Cat stalking his feather toy

New project, new tech stack?

What is the right language and framework for this new project?

What language and framework is your team most familiar with?

I guess… most of us have worked on Java/Spring projects…

Then those are the right technologies to use.

What about Ruby and Rails, though? Aren’t you a big fan of those?

Is your team a big fan of them?

Well, no…

Then it’s not the right choice for this project.

Wait, are you saying that we should always just use what we are familiar with?

Almost always. 

What’s an exception?

Some domains have strongly converged on a particular tech stack. If there is an overwhelmingly better ecosystem for the kind of work you are doing, the it may be worth it to take the productivity hit of getting up to speed on a new stack and its accompanying idiosyncrasies and idioms. 

Can you give me an example?

Well, a lot of scientific work is done in Python. So the ecosystem of science tools and libraries is particularly mature, and there are a lot of people who can help you if you get stuck. Also, a lot of scientists have used some Python, so if they are your users, choosing Python may give you a leg up working with them. 

What about scaling issues, though? Wouldn’t we be better off choosing Go or Elixir?

I don’t know. Would you? Do you have enough information right now to be certain that the types of scaling issues you are going to run into are going to be the type that Go or Elixir would make a crucial difference to your project’s success?

I don’t know… 

Do you have confidence that your team will design a Go or Elixir system in a way that it will benefit from those language’s strengths when the time comes? What did your team’s first Java/Spring system look like, architecturally speaking?

Oof, I see your point. But… it’s just that some of the team members have been playing with Elixir lately, and they’ve been really impressed with it.

Ah! I understand now. Your team is experiencing Tech Fatigue.


Your developers have been using Java and Spring for years, and they are bored. They are watching people give talks about other languages and frameworks and different approaches to problems, and they are discontent.

So you’re saying we’re just chasing a new shiny object?

Yep. And you’re hoping I’ll give you a solid technical justification to pursue that shininess.

Ouch. So should we just suck it up and use what we know?

Programmers are creatives. Creatives need new media and new constraints to get their juices flowing. New languages and tools can help developers break out of their creative ruts, and regain excitement for their work.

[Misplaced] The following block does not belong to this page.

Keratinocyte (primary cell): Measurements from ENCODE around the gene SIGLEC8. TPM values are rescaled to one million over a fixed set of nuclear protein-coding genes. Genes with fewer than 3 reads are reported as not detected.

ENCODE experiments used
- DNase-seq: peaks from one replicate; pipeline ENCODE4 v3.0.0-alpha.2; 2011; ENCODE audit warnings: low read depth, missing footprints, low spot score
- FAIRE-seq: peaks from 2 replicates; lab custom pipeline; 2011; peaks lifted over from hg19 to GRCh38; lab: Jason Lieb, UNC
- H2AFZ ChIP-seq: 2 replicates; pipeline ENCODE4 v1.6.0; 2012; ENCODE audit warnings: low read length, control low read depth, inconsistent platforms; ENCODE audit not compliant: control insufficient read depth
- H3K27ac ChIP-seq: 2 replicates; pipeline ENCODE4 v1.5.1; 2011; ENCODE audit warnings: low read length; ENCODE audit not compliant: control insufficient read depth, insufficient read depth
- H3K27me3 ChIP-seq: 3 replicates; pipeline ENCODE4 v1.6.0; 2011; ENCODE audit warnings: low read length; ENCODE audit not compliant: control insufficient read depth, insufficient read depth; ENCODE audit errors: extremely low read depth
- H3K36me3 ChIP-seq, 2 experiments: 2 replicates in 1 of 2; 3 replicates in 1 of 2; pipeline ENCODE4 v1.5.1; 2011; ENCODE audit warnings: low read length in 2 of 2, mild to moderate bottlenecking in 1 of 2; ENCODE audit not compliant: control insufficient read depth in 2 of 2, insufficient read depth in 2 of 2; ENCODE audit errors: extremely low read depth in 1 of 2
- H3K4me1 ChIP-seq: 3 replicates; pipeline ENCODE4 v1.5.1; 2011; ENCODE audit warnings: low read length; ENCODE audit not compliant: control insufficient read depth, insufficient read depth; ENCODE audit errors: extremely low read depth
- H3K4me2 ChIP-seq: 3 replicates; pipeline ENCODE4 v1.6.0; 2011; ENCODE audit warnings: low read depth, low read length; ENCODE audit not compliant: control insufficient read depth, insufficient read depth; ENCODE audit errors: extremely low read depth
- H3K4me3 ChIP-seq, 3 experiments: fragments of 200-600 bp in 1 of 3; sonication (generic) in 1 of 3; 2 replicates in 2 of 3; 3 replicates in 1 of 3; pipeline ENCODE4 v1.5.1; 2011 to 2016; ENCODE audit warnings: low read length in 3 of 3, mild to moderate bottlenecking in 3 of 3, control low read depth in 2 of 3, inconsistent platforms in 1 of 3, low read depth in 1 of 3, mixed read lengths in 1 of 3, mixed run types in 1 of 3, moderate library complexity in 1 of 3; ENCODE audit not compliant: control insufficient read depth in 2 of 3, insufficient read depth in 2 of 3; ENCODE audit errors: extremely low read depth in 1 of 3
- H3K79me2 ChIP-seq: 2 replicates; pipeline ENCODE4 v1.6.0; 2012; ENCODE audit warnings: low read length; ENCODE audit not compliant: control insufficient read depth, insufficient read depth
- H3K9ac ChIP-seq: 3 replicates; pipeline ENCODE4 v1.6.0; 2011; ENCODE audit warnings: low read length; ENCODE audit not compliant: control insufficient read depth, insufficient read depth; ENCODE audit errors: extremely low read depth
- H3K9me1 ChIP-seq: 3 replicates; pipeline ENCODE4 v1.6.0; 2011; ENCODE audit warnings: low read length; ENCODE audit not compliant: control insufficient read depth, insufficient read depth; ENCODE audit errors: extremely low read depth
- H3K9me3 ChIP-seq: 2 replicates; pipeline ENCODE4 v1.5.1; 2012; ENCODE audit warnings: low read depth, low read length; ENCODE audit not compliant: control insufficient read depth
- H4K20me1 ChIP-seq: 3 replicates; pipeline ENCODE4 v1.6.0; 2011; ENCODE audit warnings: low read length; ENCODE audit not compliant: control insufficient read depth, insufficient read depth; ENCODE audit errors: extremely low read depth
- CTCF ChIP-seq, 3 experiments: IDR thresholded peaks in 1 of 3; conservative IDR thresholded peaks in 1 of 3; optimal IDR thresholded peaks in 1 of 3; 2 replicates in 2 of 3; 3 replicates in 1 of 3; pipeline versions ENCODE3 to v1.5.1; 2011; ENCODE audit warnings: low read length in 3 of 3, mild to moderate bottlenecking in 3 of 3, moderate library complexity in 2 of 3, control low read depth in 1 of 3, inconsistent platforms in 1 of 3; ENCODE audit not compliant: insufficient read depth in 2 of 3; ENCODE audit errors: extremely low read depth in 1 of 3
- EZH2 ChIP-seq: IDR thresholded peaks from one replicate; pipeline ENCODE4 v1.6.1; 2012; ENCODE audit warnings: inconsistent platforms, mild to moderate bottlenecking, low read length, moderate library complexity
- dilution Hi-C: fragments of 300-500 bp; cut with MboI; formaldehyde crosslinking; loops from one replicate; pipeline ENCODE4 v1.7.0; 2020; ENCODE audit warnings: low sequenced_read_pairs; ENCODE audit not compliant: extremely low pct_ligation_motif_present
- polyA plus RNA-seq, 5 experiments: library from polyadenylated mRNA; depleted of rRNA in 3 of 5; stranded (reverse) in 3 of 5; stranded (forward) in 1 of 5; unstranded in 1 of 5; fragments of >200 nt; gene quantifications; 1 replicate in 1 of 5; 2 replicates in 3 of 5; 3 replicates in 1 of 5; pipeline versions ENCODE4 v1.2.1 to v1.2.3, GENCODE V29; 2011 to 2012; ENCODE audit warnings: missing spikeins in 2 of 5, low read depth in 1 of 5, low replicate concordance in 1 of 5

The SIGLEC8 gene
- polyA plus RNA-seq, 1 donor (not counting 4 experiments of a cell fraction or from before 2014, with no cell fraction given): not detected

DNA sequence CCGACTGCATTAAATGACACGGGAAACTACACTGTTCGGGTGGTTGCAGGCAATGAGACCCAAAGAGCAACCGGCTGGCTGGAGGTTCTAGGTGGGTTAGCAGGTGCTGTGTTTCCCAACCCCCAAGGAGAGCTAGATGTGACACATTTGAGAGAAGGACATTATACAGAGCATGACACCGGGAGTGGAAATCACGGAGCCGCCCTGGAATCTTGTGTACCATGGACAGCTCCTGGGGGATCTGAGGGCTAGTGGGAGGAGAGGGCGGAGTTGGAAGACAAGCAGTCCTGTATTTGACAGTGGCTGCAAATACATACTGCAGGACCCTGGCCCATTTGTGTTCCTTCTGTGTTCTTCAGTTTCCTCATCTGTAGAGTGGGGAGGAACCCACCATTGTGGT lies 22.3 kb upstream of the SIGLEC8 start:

Wait… so should we go ahead with new tech after all?

Yeah! I say go for it. But! Be honest with yourselves. You’re not doing this because you know it’s the right choice architecturally. You’re not addressing a technical deficiency. You’re addressing an enthusiasm gap.
And for developers, enthusiasm is crucial! We don’t do good work when we’re bored.

But what if it doesn’t work out after all? What if we run into unforeseen issues with these unfamiliar technologies?

There’s a good chance you will. That’s why you should time-box your experiment with new languages or frameworks. Schedule regular check-ins and retrospectives to ask: are we “getting this”? 
Are we feeling competent and confident? Or are we spinning our wheels on questions about the “right” way to structure things in this unfamiliar stack? 
Are we delivering stories? Or do we keep re-writing the same ones over and over?
When we get stuck, are we finding the help we need?
Are the developers on the team who were dubious of this technology warming to it? Or are they increasingly frustrated?
Set a decision date somewhere between three and six months out. Get together and decide as a team whether to move forward with this new stack, or whether to chalk it up to research and use something you understand better.

It seems like it would be pretty demoralizing to throw all that work away.

It could be. But you’ll probably find that even if you do, the break and the fresh perspectives you’ve explored will give your team some new energy that they can apply to their old familiar stack. And they’ll have a newfound appreciation for just how productive they are with the tools they are comfortable with.


  1. Nice dialog, was a good read.
    I also share this opinion when embracing new technologies. There should be some room for people to try new things. Even when it goes bad, the team still gained knowledge that can apply elsewhere.
    What I would like to point out is that some companies just don’t want the risk of trying something new. While this is still valid from a business standpoint, it is frustrating to developers.

  2. There are two factors that should strongly influence the tech stack that aren’t discussed here.

    Runtime integration

    If you have to integrate with software running on the JRE, use a language that compiles to the JRE, rather than going through the nightmare of JNA/JNI.

    If you’re building a one-off script for a Windows environment, use VBS or PowerShell. Yes Perl’s more portable, but using Perl on MinGW just piles on more complexity and failure modes.

    Level of investment / supportability

    Is the project simple in concept and offered without support? Maybe a script is a better solution than a compiled executable with lots of dependencies.

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